Usage of Large BGP Communities
draft-snijders-grow-large-communities-usage-00

Document Type Active Internet-Draft (grow WG)
Last updated 2016-12-07 (latest revision 2016-10-30)
Stream IETF
Intended RFC status (None)
Formats plain text xml pdf html bibtex
Stream WG state Adopted by a WG
Document shepherd No shepherd assigned
IESG IESG state I-D Exists
Consensus Boilerplate Unknown
Telechat date
Responsible AD (None)
Send notices to (None)
GROW                                                         J. Snijders
Internet-Draft                                                       NTT
Intended status: Informational                                M. Schmidt
Expires: May 3, 2017                                             i3D.net
                                                        October 30, 2016

                     Usage of Large BGP Communities
             draft-snijders-grow-large-communities-usage-00

Abstract

   Examples and inspiration for operators on how to use Large BGP
   Communities.

Requirements Language

   The key words "MUST", "MUST NOT", "REQUIRED", "SHALL", "SHALL NOT",
   "SHOULD", "SHOULD NOT", "RECOMMENDED", "MAY", and "OPTIONAL" in this
   document are to be interpreted as described in [RFC2119].

Status of This Memo

   This Internet-Draft is submitted in full conformance with the
   provisions of BCP 78 and BCP 79.

   Internet-Drafts are working documents of the Internet Engineering
   Task Force (IETF).  Note that other groups may also distribute
   working documents as Internet-Drafts.  The list of current Internet-
   Drafts is at http://datatracker.ietf.org/drafts/current/.

   Internet-Drafts are draft documents valid for a maximum of six months
   and may be updated, replaced, or obsoleted by other documents at any
   time.  It is inappropriate to use Internet-Drafts as reference
   material or to cite them other than as "work in progress."

   This Internet-Draft will expire on May 3, 2017.

Copyright Notice

   Copyright (c) 2016 IETF Trust and the persons identified as the
   document authors.  All rights reserved.

   This document is subject to BCP 78 and the IETF Trust's Legal
   Provisions Relating to IETF Documents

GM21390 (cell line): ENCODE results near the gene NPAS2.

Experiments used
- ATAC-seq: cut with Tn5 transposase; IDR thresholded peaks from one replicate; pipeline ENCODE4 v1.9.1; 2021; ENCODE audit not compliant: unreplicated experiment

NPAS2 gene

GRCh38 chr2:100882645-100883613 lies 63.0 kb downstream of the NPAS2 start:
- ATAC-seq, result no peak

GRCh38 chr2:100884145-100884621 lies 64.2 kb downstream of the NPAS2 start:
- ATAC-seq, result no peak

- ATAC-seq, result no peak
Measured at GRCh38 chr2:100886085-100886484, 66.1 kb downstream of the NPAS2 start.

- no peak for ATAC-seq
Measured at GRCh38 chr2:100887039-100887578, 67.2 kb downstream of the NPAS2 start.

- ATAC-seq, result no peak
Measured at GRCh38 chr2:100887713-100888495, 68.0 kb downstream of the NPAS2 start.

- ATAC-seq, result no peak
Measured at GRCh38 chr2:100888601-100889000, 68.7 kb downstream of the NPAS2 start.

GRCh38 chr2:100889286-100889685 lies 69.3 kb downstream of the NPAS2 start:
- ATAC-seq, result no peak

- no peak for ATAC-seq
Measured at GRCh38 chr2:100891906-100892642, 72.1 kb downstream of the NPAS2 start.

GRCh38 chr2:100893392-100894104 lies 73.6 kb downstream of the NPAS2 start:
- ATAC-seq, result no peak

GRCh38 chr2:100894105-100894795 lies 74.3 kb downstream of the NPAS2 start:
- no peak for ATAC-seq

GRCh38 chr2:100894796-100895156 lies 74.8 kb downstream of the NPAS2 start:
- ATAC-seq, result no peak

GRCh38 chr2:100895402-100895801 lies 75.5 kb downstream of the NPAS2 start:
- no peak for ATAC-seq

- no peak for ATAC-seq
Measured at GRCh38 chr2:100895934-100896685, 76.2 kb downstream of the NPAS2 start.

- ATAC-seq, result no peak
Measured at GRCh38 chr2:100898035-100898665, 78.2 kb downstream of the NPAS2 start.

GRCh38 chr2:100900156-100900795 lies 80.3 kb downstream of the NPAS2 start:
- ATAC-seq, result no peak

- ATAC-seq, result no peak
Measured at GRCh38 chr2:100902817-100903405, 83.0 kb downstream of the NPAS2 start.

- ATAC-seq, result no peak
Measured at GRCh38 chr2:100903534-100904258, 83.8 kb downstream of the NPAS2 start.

(http://trustee.ietf.org/license-info) in effect on the date of
   publication of this document.  Please review these documents
   carefully, as they describe your rights and restrictions with respect

Snijders & Schmidt         Expires May 3, 2017                  [Page 1]
Internet-Draft       Usage of Large BGP Communities         October 2016

   to this document.  Code Components extracted from this document must
   include Simplified BSD License text as described in Section 4.e of
   the Trust Legal Provisions and are provided without warranty as
   described in the Simplified BSD License.

Table of Contents

   1.  Introduction  . . . . . . . . . . . . . . . . . . . . . . . .   2
   2.  The Generic Design Pattern  . . . . . . . . . . . . . . . . .   3
     2.1.  Informational Communities . . . . . . . . . . . . . . . .   3
     2.2.  Action Communities  . . . . . . . . . . . . . . . . . . .   4
   3.  Examples of Informational Communities . . . . . . . . . . . .   4
     3.1.  Location  . . . . . . . . . . . . . . . . . . . . . . . .   4
       3.1.1.  An ISO 3166-1 numeric function  . . . . . . . . . . .   4
       3.1.2.  An UNSD region function . . . . . . . . . . . . . . .   5
     3.2.  Relation  . . . . . . . . . . . . . . . . . . . . . . . .   5
     3.3.  Combining Informational Communities . . . . . . . . . . .   6
   4.  Examples of Action Communities  . . . . . . . . . . . . . . .   6
     4.1.  Selective NO_EXPORT . . . . . . . . . . . . . . . . . . .   6
       4.1.1.  Peer ASN Based Selective NO_EXPORT  . . . . . . . . .   6
       4.1.2.  Location Based Selective NO_EXPORT  . . . . . . . . .   7
     4.2.  Selective AS_PATH Prepending  . . . . . . . . . . . . . .   7
       4.2.1.  Peer ASN Based Selective AS_PATH Prepending . . . . .   7
       4.2.2.  Location Based Selective AS_PATH Prepending . . . . .   8
     4.3.  Region-Specific LOCAL_PREFERENCE  . . . . . . . . . . . .   8
   5.  Security Considerations . . . . . . . . . . . . . . . . . . .   8
   6.  IANA Considerations . . . . . . . . . . . . . . . . . . . . .   9
   7.  Acknowledgements  . . . . . . . . . . . . . . . . . . . . . .   9
   8.  References  . . . . . . . . . . . . . . . . . . . . . . . . .   9
     8.1.  Normative References  . . . . . . . . . . . . . . . . . .   9
     8.2.  URIs  . . . . . . . . . . . . . . . . . . . . . . . . . .   9
   Authors' Addresses  . . . . . . . . . . . . . . . . . . . . . . .   9

1.  Introduction

   Large BGP Communities [I-D.ietf-idr-large-community] provide a
   mechanism to signal opaque information between Autonomous Systems.
   This document presents a set of examples on how Large BGP Communities
   could be implemented by an operator to achieve various goals.  This
   document draws from experience in Operational Communities such as
   NANOG [1] and NLNOG [2].

   The opaque nature of Large BGP Communities allows for rapid
   deployment of new features or changes to the product.  Operators are
Show full document text